"Trees never complain, instead they heal any wounds as soon as they can," - answered the birch, and then spoke to the leaves:
"You leaves, - my beauty and my pride - everyone admires you, especially in the spring, when after a long winter's dream you look so lovely, fresh, green and gentle. You, just like the roots, have to feed me, taking all the food you can from the air and sunlight. From this food extracted from air, and by means of the juices which have risen from roots, you'll have to develop different substances, from which I shall construct new layers of wood and new growth for the next year. But you'll have to hurry up and work day and night, as the autumn will come soon and you'll dry up."
"But I don't want to die in the autumn, it is very unfair, - I am still very young," - the third boy tried to object. "Besides I can't work day and night."
"There's nothing to be afraid of - all deciduous trees and even the keeper of a forest - a giant of an oak - all lose their leaves in the autumn. Only the needles on coniferous trees remain on through the winter," - explained the birch, and added "but if you, leaves, won't work, you will dry up immediately."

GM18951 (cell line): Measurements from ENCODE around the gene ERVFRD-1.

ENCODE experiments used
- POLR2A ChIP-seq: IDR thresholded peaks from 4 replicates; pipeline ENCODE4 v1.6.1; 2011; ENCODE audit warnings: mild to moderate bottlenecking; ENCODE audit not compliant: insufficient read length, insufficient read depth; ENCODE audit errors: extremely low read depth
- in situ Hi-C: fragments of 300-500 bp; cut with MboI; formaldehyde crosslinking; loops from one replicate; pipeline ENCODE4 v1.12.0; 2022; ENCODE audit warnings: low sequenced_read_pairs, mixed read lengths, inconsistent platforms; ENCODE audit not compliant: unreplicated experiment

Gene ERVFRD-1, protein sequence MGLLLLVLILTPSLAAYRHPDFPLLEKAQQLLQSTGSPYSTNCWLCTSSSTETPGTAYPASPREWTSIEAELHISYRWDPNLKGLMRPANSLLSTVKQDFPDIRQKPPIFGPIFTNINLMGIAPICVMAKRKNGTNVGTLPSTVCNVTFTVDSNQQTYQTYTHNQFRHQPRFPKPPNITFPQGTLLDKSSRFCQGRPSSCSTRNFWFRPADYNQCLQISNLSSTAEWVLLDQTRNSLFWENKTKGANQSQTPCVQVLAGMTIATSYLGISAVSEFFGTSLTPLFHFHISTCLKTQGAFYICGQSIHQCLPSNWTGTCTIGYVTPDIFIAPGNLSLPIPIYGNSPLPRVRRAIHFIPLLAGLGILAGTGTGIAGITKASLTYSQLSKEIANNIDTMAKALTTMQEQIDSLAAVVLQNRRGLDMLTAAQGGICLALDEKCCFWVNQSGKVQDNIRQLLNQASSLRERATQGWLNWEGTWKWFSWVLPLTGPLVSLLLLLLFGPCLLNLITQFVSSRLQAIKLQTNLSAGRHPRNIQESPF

"Boys, here you are. What happened, did you fall asleep?" The teacher's voice seemed to come out of thin air, and the children found to their surprise that they had just woken up near the old oak tree in the forest glade.
"Please forgive us dear birch tree," whispered the first boy softly.
"You've got a very difficult life but still you are so kind. Thanks," - added the second boy.
And the third boy said nothing - he only stroked the birch's silver bark tenderly.
Questions and Tasks:
- What kind of character does the birch have? In what way does the birch differ from the other trees?
- Draw this birch.
- What is the purpose of roots, trunk branch and leaves? How do they serve the tree?
- What part of the tree carries out the heaviest work?
- Give the children cards with pictures of leaves of different trees. The children have to guess from the pictures which leaf belongs to which tree. Then ask the children to make up a story about the life, or at least about a day from life, of this tree.
Questions to the story "A life of a tree":
- Would you like to be a tree? Why?
- What is the moral of this story? What did the boys learn? Did it change their idea about nature, and particularly about trees?
- Write a fairy tale about how the boys made friends with this forest.